ALTAR BOYZ NEW YORK TIMES REVIEW
Disciples of Pop Croon and Bop to Save the Masses
by Charles Isherwood
They croon, they flirt, they glide and hop and bop in perfect synchronicity. Oh, and they also praise the Lord.
The boy band is dead, it is said, victim of the fickle hearts of teenage girls. Thus the arrival Off Broadway of "Altar Boyz," a sweetly satirical show about a Christian pop group made up of five potential Teen People cover boys, raises a thorny question: Is the musical theater where pop music goes to die?
Let's table that one for now, actually. The talented actors impersonating the honey-voiced, swivel-hipped believers in "Altar Boyz" would certainly be able to convince you otherwise, for one thing. Their ebullient performances ensure that this smoothly executed show, which might have been a quick-fizzling joke, is an enjoyably silly diversion. "Altar Boyz," which opened last night at Dodger Stages, first appeared at the 2004 New York Musical Theater Festival. Staking no claims to artistic significance, it makes a nice sound, looks pretty (if you like pretty boys) and sends you home with a smile.
Devout Christians are not the target audience here, unless they share the show's authors' view that there is something absurd about proselytizing for religion through pop music. True fans of Christian rock and pop could reasonably take offense at the sly parodies cooked up by the skilled songwriters Gary Adler and Michael Patrick Walker, with winking choruses like, "Girl, you make me want to wait."
But the material is delivered with such a light touch that I wouldn't be surprised to learn that some of the catchier tunes had won a following among the young faithful. The songs' tongue-in-cheek lyrics come wrapped in smoothly funky synthesizer riffs, and they are sung with a sincerity that softens the sting.
As with singing groups like 'N Sync and the Backstreet Boys, packaged for pop stardom by canny music producers, the crush-worthy guys in "Altar Boyz" (note the biblical names) are a culturally assorted group designed to cater to the widest possible demographic. Well, the widest variety of young women and gay men, anyway.
Luke (Andy Karl) is the tough one, the hip-hoppin' homeboy, with his baseball cap fixed precisely askew, arms doing the monkey-lope at his sides. Juan (Ryan Duncan) is the "ethnic" one who leads the driving Latin-sound number. Abraham (David Josefsberg) is - gosh! - the Jewish one. (Mom's not pleased, he sheepishly admits.) The supermodel-skinny Mark (Tyler Maynard) is the sensitive one.
Mark is so sensitive, in fact, that he can't keep his gleaming eyes from fixing with rapt ardor on the group's fifth member, Matthew (Scott Porter). Matthew doesn't have any particular distinction. He doesn't need any. As the lead singer, he's the super-cute one, with the glass-cutting jaw line and the sculptured arms.
The show, conceived by Marc Kessler and Ken Davenport and directed by Stafford Arima, is staged as a concert. The audience members are cast as fans in attendance at the first New York gig for this harmonizing quintet, bent on bringing us into the light of true belief. Kevin Del Aguila's throwaway book, which mostly consists of patter and pseudo-autobiographical chitchat, also makes use of a contrived device that gives the show a slender, narrative pulse: a magical machine at the corner of the stage that registers the number of still-unsaved souls in the audience. The Altar Boyz won't quit until it's down to zero.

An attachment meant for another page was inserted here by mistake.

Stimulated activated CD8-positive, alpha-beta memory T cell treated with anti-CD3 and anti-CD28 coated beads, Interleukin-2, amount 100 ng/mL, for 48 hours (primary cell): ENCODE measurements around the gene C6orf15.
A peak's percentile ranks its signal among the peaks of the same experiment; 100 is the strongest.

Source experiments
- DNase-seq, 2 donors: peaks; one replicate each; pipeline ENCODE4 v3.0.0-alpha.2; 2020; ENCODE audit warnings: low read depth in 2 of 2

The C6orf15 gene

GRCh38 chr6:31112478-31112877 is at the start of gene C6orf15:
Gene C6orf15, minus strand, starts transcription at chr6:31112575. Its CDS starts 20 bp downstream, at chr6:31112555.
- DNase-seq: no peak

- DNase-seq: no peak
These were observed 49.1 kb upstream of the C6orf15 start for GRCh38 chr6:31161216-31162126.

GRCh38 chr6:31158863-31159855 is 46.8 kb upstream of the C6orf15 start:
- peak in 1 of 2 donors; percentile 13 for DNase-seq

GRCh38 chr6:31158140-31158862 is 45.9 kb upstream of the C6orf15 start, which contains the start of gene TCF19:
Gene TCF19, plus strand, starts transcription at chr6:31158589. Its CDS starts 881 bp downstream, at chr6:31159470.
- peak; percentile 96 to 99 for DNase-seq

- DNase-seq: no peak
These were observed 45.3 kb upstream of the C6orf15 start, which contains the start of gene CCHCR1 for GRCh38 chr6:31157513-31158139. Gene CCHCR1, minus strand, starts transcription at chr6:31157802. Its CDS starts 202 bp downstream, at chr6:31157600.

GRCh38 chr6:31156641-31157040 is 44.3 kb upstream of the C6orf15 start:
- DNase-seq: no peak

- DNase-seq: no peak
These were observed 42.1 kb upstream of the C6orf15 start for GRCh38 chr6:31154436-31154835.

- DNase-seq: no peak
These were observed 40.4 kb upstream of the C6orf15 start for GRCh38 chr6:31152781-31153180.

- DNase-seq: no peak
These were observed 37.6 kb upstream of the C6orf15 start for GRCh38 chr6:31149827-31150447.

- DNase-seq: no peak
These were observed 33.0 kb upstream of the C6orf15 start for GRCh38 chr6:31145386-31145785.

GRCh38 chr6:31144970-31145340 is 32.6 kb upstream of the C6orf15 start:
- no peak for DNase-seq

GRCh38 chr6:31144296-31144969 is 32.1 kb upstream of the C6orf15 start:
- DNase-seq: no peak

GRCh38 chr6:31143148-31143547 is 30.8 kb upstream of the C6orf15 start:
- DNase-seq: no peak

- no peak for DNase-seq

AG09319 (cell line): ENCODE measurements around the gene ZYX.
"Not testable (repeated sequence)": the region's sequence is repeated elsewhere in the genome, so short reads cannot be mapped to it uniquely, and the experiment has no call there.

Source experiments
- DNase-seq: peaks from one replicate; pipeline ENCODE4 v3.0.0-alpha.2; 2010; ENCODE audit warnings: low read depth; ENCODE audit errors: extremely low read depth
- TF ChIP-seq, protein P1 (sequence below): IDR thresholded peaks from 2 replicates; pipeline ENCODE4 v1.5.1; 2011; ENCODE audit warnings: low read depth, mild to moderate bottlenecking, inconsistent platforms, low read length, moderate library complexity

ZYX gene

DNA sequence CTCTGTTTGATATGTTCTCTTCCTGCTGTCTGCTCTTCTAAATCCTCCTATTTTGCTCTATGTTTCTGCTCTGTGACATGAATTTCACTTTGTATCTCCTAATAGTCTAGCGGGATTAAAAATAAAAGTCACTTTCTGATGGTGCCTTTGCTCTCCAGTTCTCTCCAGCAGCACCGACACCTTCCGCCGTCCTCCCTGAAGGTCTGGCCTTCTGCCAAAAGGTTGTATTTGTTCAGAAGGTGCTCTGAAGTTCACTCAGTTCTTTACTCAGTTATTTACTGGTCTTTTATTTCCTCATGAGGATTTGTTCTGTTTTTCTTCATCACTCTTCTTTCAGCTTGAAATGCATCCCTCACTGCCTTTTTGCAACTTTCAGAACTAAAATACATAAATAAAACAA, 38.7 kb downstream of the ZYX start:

Never mind. The songs are the show's substance. In a dozen numbers, Mr. Adler and Mr. Walker lend variety to the central conceit by cycling through several Top 40 musical styles. The motivating joke is the juxtaposition of the Boyz' hipster homey-speak and their wholesome message: "We know that God is where it's at," they sing in "Rhythm in Me," "because we think he's real phat."
In a silky ballad titled "The Calling," they meditate on the duties of the blessed: "Jesus called me on my cellphone/No roaming charges were incurred/He told me that I should go out in the world/And spread his glorious word." A deliciously funny rap number, in which Jesus' miracles are detailed over a galloping bass line, is another highlight.
All the guys have terrific voices and nimble limbs. (The choreography by Christopher Gattelli pays energetic homage to the athletic gyrations of boy-band music videos.) And each one gets a moment to linger in the solo spotlight. Mr. Porter, naturally, leads the love ballad, "Something About You," a palpitating ode to abstinence sung to an audience volunteer.
But it's Mr. Maynard who stops the show. His Mark combines the aggressive pep of an overgrown Mouseketeer with the mincing officiousness of "Queer Eye's" Carson Kressley. He's the most fully shaped character, and Mr. Maynard's daffy performance is the sharpest of the night.
Mark's "Epiphany," sung with all the high-octane flourishes dear to the hearts of "American Idol" lovers, is a passionate anthem celebrating the soul-liberating feeling of accepting who you are. But Mark doesn't "come out" in quite the way we anticipate, and this sly and funny subversion of our expectations constitutes the musical's lone, gently delivered political statement. It suggests that the Christian credo of love and acceptance, made manifest in the boys' soothing harmonies, has a strictly defined limit.